Currently Domtar stock is trading at $10.50. You want to assess the stock's price in relation to the market.

The formula for CAPM is:
stock price = A (stock's variance) + B (how the stock fluctuates in relation to the market) M (market level)

Determining stock variance (A) and its fluctuation (B) involves the use of university-level math. These values often require hours of work and research to determine. Market level is the composite index for the stock market in which the stock is traded.

You've already calculated the stock's variance and how DTC fluctuates in relation to the market. The stock's variance is 3 and that stock fluctuates at a 0.01244. Domtar stock is trading at $10.50 and the stock exchange composite index (market level) is 843.64.

Is the price of the stock overvalued? Or, is it undervalued?

The formula for Price/Earnings Ratio (P/E) is:
stock price/earnings per share

Stock price is the cost of buying 1 share on the market. Earnings per share is the annual per share earnings reported in the company's financial reports. If the P/E for the company is lower than that for the industry, an analyst would investigate further to discover the reasons for its low price. Depending on those reasons, an analyst might recommend investing in it.

Check the Price/Earnings Ratio for Domtar. According to a past quarterly report, its net earnings per share is $-0.69.

You do some research and find the P/E for similar companies in the same industry:

MacMillan Bloedel Limited = -0.76
Repap Enterprises Inc.= -0.67
Fletcher Challenge Canada Limited = -0.38
Abitibi Price Inc = 1.17
Ainsworth Lumber = -1.10

(Note that the P/E for these companies may be quite different today.)

Put this data into a table format. Determine the P/E for this group of stocks from the forest industry. How does Domtar's P/E compare to it? Should you suggest investing in it?

Optional Extra Activities

  1. Divide the class into groups. Have each group select 5 or 6 stocks from a particular industry, such as mining, manufacturing, auto or communications. Have each group select a different industry. Calculate the P/E for these stocks. How do the P/E ratios compare for the different groups? Which sector would your class recommend investing in? Present findings to the class.
  2. Discuss P/E ratios. Which is better, a low P/E or a high P/E? What does a negative P/E mean? Could a stock with a negative P/E be a good investment?
  3. In small groups, discuss this statement: "The fund you advise has a very conservative investment strategy. They want only fairly secure, solid investments because they cater to an older, lower-risk-oriented client." Why does age make a difference in investment strategy?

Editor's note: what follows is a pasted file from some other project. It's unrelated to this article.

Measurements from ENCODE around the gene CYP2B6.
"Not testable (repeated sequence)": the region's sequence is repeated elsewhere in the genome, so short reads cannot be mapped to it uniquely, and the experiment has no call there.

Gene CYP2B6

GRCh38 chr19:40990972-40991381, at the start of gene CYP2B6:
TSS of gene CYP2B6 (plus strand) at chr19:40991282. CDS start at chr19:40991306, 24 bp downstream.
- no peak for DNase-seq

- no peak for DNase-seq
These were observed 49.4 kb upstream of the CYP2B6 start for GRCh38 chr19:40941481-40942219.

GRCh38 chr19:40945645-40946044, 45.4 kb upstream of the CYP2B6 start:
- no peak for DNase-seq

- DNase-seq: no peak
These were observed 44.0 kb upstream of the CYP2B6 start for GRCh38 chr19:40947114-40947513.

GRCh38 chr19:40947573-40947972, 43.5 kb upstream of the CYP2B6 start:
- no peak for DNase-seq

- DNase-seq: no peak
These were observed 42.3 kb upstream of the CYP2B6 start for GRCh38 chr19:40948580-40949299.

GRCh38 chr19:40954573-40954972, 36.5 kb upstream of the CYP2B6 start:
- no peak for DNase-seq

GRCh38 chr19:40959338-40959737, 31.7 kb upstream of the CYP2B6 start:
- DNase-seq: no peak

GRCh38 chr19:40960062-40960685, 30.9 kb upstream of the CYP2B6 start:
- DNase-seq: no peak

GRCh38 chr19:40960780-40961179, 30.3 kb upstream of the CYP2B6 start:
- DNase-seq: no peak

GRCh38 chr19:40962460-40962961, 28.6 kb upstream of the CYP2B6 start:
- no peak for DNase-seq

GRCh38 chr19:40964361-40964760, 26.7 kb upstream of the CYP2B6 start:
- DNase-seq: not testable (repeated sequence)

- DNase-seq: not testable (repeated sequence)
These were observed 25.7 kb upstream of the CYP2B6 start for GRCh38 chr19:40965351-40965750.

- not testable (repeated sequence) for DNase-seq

Curriculum Organizer(s):
Statistics, probability and problem solving
Curriculum Sub-organizer(s):
Working with equations; applying mathematics to solving problems in other disciplines; and evaluating the use of statistical information in the media and other sources
- Calculator use
- Algebraic equations
- Stock tables such as published in major newspapers and Internet access for the teacher alone or class as a whole


Solution to Practice

The formula for CAPM is:
stock price = A (stock's own variance) + B (how the stock fluctuates in relation to the market) M (market level)
stock price = 3 = 0.01244 (843.64)
estimated stock price = $13.49

According to the CAPM, the stock is currently undervalued on the market. It's looking like a good choice for investment.

But what does the P/E suggest about Domtar's stock?

Average P/E:

MacMillan Bloedel Limited = -0.76
Repap Enterprises Inc. = -0.67
Fletcher Challenge Canada Limited = - 0.38
Abitibi Price Inc. = 1.17
Ainsworth Lumber = -1.10

(-0.76+ -0.67+ -0.38+ 1.17+ -1.10)/5 = average P/E
average P/E = -0.348

The P/E for Domtar's stock is 10.50/-0.69, so its P/E is -15.21. Domtar has a lower P/E than the industry average -- so its stock is underperforming the industry. It may not be a good investment for a conservative fund such as yours, but it might (depending on further analysis) make an excellent higher-risk investment.

Published in Partnership by the Center for Applied Academics, Bridges Transitions Inc., a Xap Corporation company and The B.C. Ministry of Education, Skills and Training. Copyright © 2002 Center for Applied Academics